An 11-year-old boy presented with a history of a red swollen scaly penis, scrotum and anus for more than 1 year’s duration. His genitals are shown in Image 121. He denied any further symptoms and kept this ‘hidden’ from his parents. His family history was positive for psoriasis. Topical steroids and topical immune modulators were tried and had little to no effect. Due to the persistence of symptoms and the further development of oedema, a skin biopsy was performed which showed many granulomas. He was referred to a colleague for confirmation of the suspected diagnosis.
What is the diagnosis?
How was the referral and second biopsy helpful in making the diagnosis?https://s3-euw1-ap-pe-df-pch-content-public-u.s3.eu-west-1.amazonaws.com/9780429170423/236ca68c-f283-4df8-88b2-3b8ff49bccc9/content/fig121.jpg" xmlns:xlink="https://www.w3.org/1999/xlink"/>
This child has granulomatous lymphangitis (a variant of cutaneous Crohn’s Disease).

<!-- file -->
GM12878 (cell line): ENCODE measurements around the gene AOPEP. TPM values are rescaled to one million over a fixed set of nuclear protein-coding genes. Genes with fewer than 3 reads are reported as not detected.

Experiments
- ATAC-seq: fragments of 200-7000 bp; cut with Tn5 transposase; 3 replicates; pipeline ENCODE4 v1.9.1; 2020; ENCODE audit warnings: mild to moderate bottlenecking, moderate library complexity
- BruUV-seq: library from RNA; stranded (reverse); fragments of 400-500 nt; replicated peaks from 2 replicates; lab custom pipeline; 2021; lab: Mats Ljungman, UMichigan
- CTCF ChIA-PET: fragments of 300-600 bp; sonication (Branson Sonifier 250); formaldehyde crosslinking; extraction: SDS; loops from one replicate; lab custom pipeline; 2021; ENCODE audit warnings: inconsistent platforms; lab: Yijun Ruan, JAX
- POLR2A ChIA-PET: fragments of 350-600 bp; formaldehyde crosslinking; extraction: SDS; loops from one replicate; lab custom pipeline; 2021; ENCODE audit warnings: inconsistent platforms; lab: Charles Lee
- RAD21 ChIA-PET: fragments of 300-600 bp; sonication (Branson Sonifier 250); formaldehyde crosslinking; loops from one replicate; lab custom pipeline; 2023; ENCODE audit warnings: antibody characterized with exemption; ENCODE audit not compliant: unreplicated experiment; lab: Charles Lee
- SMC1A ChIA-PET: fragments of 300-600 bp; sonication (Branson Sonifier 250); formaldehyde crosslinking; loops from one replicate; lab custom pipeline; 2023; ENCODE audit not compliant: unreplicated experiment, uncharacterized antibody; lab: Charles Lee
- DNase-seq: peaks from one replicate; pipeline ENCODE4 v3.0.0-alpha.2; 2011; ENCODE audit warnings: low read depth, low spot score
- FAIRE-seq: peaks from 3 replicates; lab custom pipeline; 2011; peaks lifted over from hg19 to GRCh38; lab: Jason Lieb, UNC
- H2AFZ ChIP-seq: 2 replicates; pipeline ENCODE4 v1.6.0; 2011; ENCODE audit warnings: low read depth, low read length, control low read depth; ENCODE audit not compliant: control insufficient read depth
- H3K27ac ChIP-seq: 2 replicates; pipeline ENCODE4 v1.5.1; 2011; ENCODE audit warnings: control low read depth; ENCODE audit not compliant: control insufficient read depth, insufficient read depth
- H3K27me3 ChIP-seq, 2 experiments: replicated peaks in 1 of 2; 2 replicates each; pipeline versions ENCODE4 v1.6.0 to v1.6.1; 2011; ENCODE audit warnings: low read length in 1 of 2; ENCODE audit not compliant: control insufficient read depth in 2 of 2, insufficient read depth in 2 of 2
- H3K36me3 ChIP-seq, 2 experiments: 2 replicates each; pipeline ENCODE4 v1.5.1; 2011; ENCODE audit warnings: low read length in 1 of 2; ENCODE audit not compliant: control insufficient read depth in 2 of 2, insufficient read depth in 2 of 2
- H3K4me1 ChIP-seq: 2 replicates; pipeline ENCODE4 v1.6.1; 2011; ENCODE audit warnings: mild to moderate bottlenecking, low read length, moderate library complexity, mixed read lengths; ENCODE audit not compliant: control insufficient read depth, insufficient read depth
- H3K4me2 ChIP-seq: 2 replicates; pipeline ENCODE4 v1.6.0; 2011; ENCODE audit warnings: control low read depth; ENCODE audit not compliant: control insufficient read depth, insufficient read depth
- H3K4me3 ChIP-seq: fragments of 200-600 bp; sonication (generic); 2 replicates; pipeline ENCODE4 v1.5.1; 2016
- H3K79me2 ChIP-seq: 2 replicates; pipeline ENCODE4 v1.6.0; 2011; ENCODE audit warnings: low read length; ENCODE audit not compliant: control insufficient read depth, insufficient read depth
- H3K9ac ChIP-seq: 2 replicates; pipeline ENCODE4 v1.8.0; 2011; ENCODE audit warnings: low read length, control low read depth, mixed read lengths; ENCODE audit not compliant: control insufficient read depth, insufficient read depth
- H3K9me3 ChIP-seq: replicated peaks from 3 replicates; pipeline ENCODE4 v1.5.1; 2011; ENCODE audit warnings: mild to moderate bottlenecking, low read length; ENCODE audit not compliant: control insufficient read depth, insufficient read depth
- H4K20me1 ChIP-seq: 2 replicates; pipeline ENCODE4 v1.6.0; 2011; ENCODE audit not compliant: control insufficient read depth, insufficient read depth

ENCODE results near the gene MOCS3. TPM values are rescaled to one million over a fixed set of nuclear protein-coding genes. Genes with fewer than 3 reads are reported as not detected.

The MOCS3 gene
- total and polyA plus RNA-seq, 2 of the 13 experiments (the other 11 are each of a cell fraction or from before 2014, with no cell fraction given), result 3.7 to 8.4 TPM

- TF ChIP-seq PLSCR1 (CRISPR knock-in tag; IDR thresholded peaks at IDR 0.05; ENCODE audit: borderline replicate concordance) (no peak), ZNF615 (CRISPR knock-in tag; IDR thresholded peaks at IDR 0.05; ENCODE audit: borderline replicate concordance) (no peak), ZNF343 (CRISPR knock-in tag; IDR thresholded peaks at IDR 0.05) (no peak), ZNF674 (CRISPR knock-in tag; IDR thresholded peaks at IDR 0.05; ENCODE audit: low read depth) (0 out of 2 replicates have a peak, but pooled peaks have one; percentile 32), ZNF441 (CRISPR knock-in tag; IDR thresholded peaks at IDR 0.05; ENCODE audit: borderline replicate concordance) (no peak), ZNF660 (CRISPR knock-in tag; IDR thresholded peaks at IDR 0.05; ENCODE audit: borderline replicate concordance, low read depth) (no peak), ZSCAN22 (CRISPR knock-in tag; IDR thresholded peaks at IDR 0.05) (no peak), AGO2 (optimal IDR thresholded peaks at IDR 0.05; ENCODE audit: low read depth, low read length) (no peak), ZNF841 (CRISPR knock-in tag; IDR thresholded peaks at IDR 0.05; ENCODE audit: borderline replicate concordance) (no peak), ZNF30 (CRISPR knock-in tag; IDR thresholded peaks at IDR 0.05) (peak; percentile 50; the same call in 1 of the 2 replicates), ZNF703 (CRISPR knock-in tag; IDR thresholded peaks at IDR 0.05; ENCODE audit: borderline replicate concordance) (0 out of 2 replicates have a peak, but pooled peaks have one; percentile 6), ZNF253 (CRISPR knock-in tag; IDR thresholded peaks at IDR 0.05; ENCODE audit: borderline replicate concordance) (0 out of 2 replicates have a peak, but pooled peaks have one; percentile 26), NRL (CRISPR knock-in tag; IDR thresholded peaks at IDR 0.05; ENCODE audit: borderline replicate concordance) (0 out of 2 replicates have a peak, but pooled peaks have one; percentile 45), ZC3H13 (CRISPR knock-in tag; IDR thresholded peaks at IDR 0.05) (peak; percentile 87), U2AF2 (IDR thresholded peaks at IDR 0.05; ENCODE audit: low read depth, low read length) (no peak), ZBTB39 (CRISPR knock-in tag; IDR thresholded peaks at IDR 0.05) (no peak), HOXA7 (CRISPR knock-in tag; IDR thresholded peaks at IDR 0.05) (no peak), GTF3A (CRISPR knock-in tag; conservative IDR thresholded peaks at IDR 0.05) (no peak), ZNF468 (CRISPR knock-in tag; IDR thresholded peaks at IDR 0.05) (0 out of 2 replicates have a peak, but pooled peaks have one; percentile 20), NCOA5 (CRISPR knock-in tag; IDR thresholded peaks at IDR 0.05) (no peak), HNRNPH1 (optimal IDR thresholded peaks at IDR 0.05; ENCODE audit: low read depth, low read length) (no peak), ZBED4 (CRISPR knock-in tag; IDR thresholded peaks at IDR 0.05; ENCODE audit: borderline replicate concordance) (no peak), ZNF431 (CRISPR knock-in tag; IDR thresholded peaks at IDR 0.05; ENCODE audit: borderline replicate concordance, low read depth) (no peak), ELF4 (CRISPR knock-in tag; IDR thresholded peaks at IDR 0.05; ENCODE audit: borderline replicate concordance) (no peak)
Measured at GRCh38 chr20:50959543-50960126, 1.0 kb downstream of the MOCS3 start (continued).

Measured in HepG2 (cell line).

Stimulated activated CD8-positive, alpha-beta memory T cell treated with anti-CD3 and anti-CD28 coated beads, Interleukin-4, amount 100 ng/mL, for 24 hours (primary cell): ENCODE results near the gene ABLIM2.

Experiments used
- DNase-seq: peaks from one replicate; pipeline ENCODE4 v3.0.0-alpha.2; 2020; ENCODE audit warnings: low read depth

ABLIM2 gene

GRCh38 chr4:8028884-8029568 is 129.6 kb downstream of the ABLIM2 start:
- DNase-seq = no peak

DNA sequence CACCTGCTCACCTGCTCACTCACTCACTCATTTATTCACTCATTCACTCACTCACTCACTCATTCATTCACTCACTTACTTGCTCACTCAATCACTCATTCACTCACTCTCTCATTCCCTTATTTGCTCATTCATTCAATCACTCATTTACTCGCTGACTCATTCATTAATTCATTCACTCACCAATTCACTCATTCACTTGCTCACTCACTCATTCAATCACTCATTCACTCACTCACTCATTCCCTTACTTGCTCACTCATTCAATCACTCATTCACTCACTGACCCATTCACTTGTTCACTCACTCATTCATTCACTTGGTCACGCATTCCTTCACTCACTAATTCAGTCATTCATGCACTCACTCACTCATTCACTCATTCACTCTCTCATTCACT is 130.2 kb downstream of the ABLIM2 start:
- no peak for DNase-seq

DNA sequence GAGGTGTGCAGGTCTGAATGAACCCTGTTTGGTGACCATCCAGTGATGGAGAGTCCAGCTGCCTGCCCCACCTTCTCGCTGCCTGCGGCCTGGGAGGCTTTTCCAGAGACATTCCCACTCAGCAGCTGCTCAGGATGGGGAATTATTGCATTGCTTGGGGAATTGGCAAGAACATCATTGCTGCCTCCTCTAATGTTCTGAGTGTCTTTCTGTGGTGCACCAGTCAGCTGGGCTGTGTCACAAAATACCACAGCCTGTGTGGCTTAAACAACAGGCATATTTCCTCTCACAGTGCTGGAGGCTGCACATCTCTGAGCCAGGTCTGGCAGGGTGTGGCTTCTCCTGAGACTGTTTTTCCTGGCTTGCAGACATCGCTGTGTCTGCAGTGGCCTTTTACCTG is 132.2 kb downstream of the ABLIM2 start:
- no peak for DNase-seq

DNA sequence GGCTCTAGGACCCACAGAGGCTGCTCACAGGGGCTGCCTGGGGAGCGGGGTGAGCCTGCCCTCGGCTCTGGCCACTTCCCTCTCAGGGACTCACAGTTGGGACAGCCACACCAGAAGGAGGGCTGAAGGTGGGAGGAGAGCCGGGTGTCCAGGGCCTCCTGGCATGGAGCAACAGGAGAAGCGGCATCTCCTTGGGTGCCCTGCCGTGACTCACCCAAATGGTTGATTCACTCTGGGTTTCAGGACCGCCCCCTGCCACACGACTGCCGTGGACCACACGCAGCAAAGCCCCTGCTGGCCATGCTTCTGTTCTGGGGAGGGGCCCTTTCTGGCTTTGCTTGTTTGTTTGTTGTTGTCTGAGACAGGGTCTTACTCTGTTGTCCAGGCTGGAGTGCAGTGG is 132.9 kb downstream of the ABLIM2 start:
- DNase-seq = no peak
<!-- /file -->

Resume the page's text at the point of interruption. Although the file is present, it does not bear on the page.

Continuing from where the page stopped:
The child was referred to a gastroenterologist. An oesophagogastroduodenoscopy and a colonoscopy with biopsies were performed which revealed no evidence of active ileitis or colitis. However rectal biopsies revealed isolated microgranulomas. Laboratory studies showed high anti-Saccharomyces cerevisiae antibodies (ASCA). Tuberculin test and chest x-ray were normal. The gastroenterologist’s conclusion was metastatic (cutaneous) Crohn’s Disease (CD). The penile and scrotal swelling improved dramatically within a 9-month period of treatment. The child continued to feel well without any gastrointestinal symptoms related to CD. 1 In some cases, a rare condition such as CD may lead to concerns of child abuse. It is essential to recognize these diseases and refer to the appropriate specialist in order not to misdiagnose or delay required treatment.